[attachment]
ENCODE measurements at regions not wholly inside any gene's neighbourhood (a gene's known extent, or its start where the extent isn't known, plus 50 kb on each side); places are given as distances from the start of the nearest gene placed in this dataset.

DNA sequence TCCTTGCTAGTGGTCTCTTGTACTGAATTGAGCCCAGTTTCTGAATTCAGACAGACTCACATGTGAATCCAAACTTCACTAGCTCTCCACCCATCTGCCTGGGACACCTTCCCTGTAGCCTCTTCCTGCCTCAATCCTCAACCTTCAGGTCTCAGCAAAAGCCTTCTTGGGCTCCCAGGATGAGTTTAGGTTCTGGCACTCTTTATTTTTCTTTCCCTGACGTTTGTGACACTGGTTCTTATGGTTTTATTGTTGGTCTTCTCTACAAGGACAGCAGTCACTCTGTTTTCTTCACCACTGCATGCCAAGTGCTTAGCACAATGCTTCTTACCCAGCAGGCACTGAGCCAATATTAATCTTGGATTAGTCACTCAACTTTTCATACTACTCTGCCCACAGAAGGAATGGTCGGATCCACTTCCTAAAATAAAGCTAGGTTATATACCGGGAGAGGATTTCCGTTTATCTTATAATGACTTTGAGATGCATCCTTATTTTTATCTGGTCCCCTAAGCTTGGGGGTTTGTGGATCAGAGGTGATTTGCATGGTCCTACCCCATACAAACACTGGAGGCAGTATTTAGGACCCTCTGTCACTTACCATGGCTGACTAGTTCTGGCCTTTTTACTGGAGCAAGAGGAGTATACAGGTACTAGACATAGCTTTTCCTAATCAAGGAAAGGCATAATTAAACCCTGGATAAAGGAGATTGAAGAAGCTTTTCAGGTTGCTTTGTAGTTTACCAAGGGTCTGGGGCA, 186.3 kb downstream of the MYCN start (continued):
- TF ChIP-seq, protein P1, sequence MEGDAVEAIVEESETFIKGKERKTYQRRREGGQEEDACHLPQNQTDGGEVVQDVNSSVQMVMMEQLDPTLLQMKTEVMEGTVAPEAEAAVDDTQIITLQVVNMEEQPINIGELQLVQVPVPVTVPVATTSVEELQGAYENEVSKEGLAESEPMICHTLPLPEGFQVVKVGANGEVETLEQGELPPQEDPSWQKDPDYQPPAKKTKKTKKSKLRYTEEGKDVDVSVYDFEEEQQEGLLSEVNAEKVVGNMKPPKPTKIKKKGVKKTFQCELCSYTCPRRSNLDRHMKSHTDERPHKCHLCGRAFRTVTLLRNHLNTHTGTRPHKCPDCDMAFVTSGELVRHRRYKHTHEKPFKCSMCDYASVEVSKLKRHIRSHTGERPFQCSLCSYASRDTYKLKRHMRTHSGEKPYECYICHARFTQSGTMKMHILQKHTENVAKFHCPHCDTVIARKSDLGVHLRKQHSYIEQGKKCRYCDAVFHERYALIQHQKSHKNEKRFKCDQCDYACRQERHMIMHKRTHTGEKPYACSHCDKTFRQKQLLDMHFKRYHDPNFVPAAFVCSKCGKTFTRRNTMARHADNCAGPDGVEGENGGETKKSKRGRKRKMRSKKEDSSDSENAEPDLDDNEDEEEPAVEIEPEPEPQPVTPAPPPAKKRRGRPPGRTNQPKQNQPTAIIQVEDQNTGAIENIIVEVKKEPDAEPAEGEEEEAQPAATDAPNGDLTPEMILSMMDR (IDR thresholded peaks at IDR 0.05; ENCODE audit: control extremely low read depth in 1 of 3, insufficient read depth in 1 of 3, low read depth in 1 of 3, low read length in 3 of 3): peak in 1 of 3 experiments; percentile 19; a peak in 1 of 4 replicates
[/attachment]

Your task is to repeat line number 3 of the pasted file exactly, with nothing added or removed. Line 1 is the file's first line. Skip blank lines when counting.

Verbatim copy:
- TF ChIP-seq, protein P1, sequence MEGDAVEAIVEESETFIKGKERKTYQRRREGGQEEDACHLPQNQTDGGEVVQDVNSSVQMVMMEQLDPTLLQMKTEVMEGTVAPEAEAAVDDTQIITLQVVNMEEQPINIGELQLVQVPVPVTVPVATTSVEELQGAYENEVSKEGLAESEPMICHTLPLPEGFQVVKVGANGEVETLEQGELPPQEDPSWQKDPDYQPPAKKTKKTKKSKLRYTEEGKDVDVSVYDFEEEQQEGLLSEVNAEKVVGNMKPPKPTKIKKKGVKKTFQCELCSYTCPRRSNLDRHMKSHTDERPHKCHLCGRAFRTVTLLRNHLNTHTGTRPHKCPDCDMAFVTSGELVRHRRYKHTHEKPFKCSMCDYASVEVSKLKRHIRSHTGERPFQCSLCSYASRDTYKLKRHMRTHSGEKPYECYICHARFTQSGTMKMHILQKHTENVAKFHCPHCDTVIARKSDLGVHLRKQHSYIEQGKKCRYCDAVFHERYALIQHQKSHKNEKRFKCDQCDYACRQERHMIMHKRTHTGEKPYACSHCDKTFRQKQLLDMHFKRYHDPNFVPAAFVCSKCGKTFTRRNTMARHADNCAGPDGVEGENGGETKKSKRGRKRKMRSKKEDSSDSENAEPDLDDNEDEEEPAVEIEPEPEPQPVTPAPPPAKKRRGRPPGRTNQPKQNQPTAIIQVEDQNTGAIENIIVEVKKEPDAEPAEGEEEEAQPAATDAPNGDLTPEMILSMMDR (IDR thresholded peaks at IDR 0.05; ENCODE audit: control extremely low read depth in 1 of 3, insufficient read depth in 1 of 3, low read depth in 1 of 3, low read length in 3 of 3): peak in 1 of 3 experiments; percentile 19; a peak in 1 of 4 replicates